Words By Amy-Rose Collins
At 20:56 GMT yesterday evening NASA’s Jet Propulsion Laboratory (JPL) received confirmation that the wheels of the Perseverance rover had safely touched Martian soil. The Mars 2020 spacecraft left Earth in July last year, then cruised through space for a little over 6 months. In the last few minutes of its journey, known as “7 minutes of terror”, Perseverance plummeted towards Mars at a top speed of 12,500mph, with nothing but a parachute and a high-tech jet pack to slow itself down. It is now exploring the area known as Jerezo crater, with the main aims of collecting rock samples for return by an ESA mission in the 2030s, and searching for signs of ancient martian life.
“We have a camera in the front and rear of the spacecraft […] you can see the wheels there. They’re a little dirty because we’ve got glass covers over these cameras, [and] we took these seconds after landing so there’s still dust in the air after our landing event.” – Chief Engineer Rob Manning, during NASAs live stream
Despite matching, mission logo adorned face coverings hiding half of every face in the room at the Jet Propulsion Lab (JPL) – and lack of high-fives-all-around, jumping all over each other style celebration to go viral – the enthusiasm, joy, and relief of the hundreds of people who have been working on the Mars 2020 mission for years now was as easily felt as ever. Swati Mohan, Operations Lead, acknowledged the many empty seats: “we had to rethink and redesign what it meant to operate a spacecraft in flight when we couldn’t all be in the same room”. Thankfully, Chief Manning smuggled in the traditional lucky peanuts despite the extra coronavirus restrictions.
Landing on Mars is no easy feat. With an atmosphere 100 times thinner than that of Earth, there is little air resistance to slow a speeding craft down. Even so, the craft is travelling so fast that friction from the air resistance heats up whatever is pointing down to up to 1,300°c. Then, there’s the rocky surface; a collection of jagged edges and crevasses to impale or otherwise smash the precious equipment on.
To make matters worse, by the time a spacecraft is at Mars the delay in sending a signal from Earth to the craft and vice-versa is 11 minutes. It takes just 7 minutes to descend from Martian orbit to the surface. This means that the craft surfed down entirely by itself. By the time the engineers at the JPL received the signal that it had entered the atmosphere, it was already on the ground. Previously, only 40% of Mars landing attempts had been successful. With a little Perseverance it seems that figure can be improved.
The basic construction of Mars 2020 is the same as that of the Mars Science Lab (Curiosity Rover), which landed in 2012. Perseverance and its precious cargo were encapsulated in the “aeroshell”. The aeroshell is made up of the heat shield that protects the craft from the extreme temperatures of atmospheric entry – the rover itself only ever reaches room temperature! – and a backshell, which contains the parachute and sideways maneuvering thrusters. The descent stage has 8 downwards-facing engines (AKA high-tec jet pack) and cables which are attached to the rover itself.
Thankfully, NASA had done this all before, with their Curiosity rover in 2012. The Mars 2020 landing borrowed from Curiosity’s success, with a couple of notable improvements. The “Range Trigger” allows flexibility in the timing of parachute deployment, which brings the rover closer to its ideal landing spot. If Range Trigger detects that Perseverance is further away than ideal from Jerezo crater, it will delay parachute deployment so valuable ground is gained. Conversely, it can pull the parachute sooner so it doesn’t overshoot. Because Perseverance moves slowly once on the ground, NASA say that this technique could have saved the rover up to a year of travel time to their primary region of interest.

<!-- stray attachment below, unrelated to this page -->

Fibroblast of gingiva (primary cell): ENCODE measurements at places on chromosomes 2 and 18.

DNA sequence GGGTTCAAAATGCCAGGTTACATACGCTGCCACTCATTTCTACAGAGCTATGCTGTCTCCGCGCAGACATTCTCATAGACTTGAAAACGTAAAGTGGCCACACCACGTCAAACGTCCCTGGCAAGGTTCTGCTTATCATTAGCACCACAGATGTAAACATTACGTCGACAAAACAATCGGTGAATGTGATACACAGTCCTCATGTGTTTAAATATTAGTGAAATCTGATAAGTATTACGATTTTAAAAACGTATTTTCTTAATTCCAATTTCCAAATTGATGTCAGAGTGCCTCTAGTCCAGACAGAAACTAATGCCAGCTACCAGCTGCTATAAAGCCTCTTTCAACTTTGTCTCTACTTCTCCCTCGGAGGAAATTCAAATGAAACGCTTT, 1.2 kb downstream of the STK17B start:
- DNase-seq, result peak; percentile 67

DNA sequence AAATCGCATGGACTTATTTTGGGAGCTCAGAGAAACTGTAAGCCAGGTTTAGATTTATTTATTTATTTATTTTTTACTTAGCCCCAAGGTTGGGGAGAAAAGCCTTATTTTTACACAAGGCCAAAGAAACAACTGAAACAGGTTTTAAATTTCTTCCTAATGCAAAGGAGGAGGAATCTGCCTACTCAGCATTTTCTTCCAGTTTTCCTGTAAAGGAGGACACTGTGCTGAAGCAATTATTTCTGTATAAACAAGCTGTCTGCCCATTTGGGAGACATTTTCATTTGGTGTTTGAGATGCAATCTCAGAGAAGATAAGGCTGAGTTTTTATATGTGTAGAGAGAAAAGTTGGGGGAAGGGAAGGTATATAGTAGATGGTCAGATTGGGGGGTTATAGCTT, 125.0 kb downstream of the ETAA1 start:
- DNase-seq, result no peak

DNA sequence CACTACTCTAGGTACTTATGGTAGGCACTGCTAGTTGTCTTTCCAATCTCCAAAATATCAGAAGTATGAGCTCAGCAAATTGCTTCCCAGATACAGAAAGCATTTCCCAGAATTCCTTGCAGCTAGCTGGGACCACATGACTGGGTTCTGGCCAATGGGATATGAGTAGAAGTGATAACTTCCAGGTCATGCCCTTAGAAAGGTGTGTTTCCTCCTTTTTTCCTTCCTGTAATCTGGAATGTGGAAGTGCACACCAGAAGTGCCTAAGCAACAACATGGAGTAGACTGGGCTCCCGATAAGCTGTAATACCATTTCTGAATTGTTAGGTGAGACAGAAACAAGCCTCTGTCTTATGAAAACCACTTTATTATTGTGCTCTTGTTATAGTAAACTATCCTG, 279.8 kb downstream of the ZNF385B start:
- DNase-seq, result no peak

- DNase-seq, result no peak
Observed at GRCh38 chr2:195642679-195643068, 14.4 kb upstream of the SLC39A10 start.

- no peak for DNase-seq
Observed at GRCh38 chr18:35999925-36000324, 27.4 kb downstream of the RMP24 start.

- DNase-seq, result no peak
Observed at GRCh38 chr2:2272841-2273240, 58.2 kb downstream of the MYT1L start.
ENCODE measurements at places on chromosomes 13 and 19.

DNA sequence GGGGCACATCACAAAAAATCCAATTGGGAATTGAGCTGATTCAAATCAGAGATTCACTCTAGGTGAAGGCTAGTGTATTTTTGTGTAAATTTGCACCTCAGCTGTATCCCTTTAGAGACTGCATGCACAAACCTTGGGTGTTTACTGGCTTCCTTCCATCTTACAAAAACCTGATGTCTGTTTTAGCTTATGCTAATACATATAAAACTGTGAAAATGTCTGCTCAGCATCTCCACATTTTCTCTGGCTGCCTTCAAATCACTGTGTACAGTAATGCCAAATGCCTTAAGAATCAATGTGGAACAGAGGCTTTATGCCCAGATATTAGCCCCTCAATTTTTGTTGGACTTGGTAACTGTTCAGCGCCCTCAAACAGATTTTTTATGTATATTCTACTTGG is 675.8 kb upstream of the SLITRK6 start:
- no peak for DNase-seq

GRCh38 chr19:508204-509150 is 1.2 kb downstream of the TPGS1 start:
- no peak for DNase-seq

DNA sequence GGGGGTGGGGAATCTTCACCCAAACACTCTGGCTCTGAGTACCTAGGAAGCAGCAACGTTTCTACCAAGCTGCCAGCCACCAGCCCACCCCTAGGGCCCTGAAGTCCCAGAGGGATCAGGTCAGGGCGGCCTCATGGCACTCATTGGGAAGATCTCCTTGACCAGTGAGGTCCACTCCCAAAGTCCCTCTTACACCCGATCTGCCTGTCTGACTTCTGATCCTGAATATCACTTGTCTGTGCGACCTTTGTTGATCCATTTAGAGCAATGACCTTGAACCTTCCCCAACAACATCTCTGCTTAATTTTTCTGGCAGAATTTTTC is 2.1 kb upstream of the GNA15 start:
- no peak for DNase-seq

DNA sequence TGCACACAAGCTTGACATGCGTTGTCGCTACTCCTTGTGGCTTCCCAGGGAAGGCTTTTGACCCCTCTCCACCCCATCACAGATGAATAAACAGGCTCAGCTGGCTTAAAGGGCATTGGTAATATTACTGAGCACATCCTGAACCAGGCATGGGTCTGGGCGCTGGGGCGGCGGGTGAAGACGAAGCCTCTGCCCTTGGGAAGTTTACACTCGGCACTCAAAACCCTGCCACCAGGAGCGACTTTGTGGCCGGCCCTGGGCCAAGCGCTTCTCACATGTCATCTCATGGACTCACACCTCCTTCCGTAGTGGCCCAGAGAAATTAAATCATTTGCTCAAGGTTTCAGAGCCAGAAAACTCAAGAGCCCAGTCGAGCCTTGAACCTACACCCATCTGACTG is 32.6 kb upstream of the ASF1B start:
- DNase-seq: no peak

The other major improvement to the landing sequence was “Terrain-Relative Navigation”. Perseverance obtained a map of the Martian surface from satellites in orbit, and additional logs of both dangerous and safer areas to land. Terrain-Relative Navigation takes pictures of the surface during descent and compares them to the onboard maps. It is able to fire sideways thrusters on the descent stage to course-correct if it detects that the craft is getting too close to a dangerous area.
Now Perseverance is on the ground, it will begin collecting data to fulfill its main mission. “The most important question for me is, really; was there ancient life on Mars during the time where it evolved on Earth? And for me, that question will be ultimately answered in ‘31 when the labs have the samples that are coming back from Mars.” – Dr Thomas Zurbuchen, speaking with BBC Science Correspondent Jonathan Amos 14/02/21. Perseverance will collect data with its onboard cameras, microphones, radar, drills, and multiple instruments capable of analysing material composition. It will also leave some samples behind for collection and return to Earth by another mission at a later date. Several small experiments are also onboard, including a drone named Ingenuity which will be attempting the first solo powered flight on another planet; “MOXIE”, a device designed to convert carbon dioxide into oxygen; and even a spacesuit designed specifically for potential future human use.
The adrenaline of the evening’s events subsiding, the little rover has some big wheel tracks to fill. With the likes of Spirit and Curiosity having both sent back compelling evidence for the existence of water on Mars, could Perseverance be the one to send us evidence for life?